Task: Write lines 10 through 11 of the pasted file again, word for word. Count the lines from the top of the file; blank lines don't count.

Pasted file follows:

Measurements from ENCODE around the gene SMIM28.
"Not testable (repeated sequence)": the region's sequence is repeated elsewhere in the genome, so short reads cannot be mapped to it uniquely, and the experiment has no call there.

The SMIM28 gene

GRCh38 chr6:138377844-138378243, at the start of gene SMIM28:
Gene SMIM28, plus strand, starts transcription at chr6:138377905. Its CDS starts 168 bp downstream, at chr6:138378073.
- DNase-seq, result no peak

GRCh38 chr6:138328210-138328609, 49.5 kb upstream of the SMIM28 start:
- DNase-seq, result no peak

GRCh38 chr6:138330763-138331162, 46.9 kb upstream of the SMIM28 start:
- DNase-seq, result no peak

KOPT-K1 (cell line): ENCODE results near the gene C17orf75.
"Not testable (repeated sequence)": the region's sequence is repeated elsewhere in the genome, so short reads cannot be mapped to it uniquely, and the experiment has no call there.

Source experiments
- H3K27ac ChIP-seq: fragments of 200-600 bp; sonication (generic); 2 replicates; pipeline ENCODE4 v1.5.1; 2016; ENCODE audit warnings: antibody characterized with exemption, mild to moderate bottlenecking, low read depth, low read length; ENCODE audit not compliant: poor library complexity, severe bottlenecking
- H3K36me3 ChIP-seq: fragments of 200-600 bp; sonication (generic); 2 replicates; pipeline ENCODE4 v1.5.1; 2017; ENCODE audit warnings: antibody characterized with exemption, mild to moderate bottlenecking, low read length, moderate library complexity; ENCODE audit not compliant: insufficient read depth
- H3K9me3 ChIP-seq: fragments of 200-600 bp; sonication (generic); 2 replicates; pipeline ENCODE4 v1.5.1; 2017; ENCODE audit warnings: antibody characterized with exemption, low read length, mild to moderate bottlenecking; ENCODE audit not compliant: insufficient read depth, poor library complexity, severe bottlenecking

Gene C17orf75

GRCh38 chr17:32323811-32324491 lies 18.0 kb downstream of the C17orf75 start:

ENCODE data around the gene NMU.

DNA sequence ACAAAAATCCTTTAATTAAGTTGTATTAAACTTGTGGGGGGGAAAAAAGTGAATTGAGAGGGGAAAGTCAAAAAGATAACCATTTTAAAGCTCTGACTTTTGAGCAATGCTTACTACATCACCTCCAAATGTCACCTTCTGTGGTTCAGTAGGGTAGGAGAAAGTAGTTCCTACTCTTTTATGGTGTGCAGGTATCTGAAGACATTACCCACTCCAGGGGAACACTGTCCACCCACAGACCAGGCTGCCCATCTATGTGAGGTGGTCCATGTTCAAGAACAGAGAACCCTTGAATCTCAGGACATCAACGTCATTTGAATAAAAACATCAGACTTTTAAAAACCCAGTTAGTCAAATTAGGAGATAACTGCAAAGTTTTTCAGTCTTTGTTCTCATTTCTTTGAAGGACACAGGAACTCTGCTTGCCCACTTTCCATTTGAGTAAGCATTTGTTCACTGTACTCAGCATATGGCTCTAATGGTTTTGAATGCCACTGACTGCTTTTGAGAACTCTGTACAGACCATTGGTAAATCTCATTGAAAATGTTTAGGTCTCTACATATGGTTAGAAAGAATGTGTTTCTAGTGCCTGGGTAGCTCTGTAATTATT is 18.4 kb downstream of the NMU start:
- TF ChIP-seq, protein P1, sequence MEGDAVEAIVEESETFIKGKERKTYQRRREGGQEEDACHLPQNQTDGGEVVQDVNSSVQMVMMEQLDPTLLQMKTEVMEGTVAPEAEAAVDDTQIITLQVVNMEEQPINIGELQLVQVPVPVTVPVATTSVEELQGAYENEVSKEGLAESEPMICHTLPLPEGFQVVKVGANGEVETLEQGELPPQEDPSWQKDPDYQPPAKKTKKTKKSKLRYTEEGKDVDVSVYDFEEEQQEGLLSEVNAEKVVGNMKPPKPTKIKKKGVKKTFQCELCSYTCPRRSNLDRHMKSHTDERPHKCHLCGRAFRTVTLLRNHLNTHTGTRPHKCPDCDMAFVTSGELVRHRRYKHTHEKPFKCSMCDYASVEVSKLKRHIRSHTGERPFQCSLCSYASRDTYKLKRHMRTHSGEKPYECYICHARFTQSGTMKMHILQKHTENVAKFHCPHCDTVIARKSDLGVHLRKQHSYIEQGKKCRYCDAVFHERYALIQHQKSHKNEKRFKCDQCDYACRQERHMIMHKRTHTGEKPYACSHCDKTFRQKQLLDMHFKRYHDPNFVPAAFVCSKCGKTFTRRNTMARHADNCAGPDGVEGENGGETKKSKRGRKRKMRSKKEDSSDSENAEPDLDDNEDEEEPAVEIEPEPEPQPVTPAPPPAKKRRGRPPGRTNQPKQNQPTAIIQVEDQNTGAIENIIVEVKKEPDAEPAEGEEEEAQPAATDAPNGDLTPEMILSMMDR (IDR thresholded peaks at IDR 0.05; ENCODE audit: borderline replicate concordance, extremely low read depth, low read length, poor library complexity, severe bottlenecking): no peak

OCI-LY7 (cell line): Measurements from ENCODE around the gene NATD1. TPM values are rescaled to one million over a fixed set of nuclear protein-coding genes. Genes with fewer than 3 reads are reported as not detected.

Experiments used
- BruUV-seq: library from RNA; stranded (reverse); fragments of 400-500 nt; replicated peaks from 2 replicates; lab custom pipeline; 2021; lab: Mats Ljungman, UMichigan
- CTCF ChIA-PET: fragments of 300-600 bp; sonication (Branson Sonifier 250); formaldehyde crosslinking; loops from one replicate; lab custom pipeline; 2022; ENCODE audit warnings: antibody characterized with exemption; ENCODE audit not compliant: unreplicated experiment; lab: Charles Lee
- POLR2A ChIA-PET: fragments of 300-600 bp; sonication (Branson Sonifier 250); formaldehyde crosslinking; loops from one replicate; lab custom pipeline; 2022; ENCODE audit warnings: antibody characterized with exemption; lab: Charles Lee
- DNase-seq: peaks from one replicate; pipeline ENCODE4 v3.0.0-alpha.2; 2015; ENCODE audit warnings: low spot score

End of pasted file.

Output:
- DNase-seq, result no peak

KOPT-K1 (cell line): ENCODE results near the gene C17orf75.